Various panels of the 10th Circuit have subsequently analyzed Gad and held, in unpublished opinions, that other types of failure to exhaust arguments are not jurisdictional but rather conditions precedent to suit. One panel found that a plaintiff’s failure to disclose a particular factual basis for a discrimination claim to the EEOC, where that factual basis would not easily be discovered by the EEOC’s investigation, meant that the plaintiff had not exhausted remedies for that factual basis, although the claim could proceed on the bases that had been disclosed to the EEOC.18 Another panel concluded that a plaintiff’s failure to cooperate with the EEOC by following the orders of an administrative judge resulted in the failure to exhaust remedies, precluding suit entirely.19 And most recently, a panel held that the failure to identify a particular claim, in that case retaliation, in a timely filed charge was a failure to exhaust that acted as a precondition to suit.20 Although no case has put it bluntly, these cases imply that the true “condition precedent to suit” is not a set of strict statutory requirements but is instead simply completing the administrative review process for each claim subsequently brought in federal court in a way that provides notice to the employer and the EEOC of the claim and its supporting facts.
Of course, these cases stating that certain exhaustion requirements are nonjurisdictional raise the question of what acts are jurisdictional bases for dismissal. As noted above, the jurisdictional grant for Title VII appears in 42 U.S.C. §2000e-5(f)(3). Under that provision, a Title VII claim is jurisdictionally appropriate in any of the following judicial districts: where the unlawful employment practice allegedly occurred; where relevant employment records are maintained; where the claimant would have worked but for the unlawful practice; or, if none of those apply, where the employer has its principal office. There are no other requirements included in the statute, meaning that the jurisdictional grounds for dismissing a Title VII claim appear to have been substantially limited to venue-type considerations. It is also worth noting that this analysis would apply equally to claims under any act that adopts the procedures established in Title VII, like the Americans with Disabilities Act and the Genetic Information Nondiscrimination Act.21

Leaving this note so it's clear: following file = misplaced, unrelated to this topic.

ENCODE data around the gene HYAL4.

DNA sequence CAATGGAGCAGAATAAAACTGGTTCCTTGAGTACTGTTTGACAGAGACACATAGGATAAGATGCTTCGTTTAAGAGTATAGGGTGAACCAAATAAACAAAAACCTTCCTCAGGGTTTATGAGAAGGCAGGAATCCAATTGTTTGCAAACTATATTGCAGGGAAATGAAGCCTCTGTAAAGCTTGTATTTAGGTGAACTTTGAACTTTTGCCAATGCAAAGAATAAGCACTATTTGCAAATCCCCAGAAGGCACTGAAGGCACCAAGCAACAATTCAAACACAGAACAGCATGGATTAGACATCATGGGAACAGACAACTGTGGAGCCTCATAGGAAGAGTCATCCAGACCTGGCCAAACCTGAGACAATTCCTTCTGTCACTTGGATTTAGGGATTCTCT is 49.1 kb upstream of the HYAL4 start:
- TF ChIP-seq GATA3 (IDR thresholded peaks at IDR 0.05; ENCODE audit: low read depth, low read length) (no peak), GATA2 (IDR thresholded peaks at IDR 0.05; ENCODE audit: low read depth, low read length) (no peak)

IMPACT ON PARTIES, THEIR COUNSEL AND MOTION PRACTICE
The impact of this doctrinal shift in litigation varies depending on the party. For plaintiffs, there should be no changes at the administrative review stage, as counsel should already be ensuring that the proper claims are being submitted to the EEOC and supported by sufficient facts for each claim set out in the charge and supporting documentation. In cases where the client handled the administrative proceedings pro se, plaintiffs’ attorneys should be cautioned that, following Wickware and Arabalo, any claims made in court will be limited to those supported by facts presented to the EEOC. If facts supporting the claims asserted in a complaint do not appear in an EEOC charge, defendants may likely move to dismiss those claims as unexhausted. Moreover, under Fed. R. Civ. P. 9(c), counsel must plead the satisfaction of conditions precedent in the complaint, including exhaustion of remedies. While this has been characterized as a “loose” requirement at best that requires only a general statement,22 it remains a requirement. In Martin v. Mt. St. Mary’s Univ. Online23 for example, the plaintiff’s complaint was dismissed because the plaintiff failed to attach a right-to-sue letter to an amended complaint despite a court order to do so, demonstrating the seriousness of failing to meet the Rule 9 pleading standard. For plaintiffs’ counsel, the changes in how failure to exhaust is treated appears more a matter of dotting the i’s and crossing the t’s than any major change.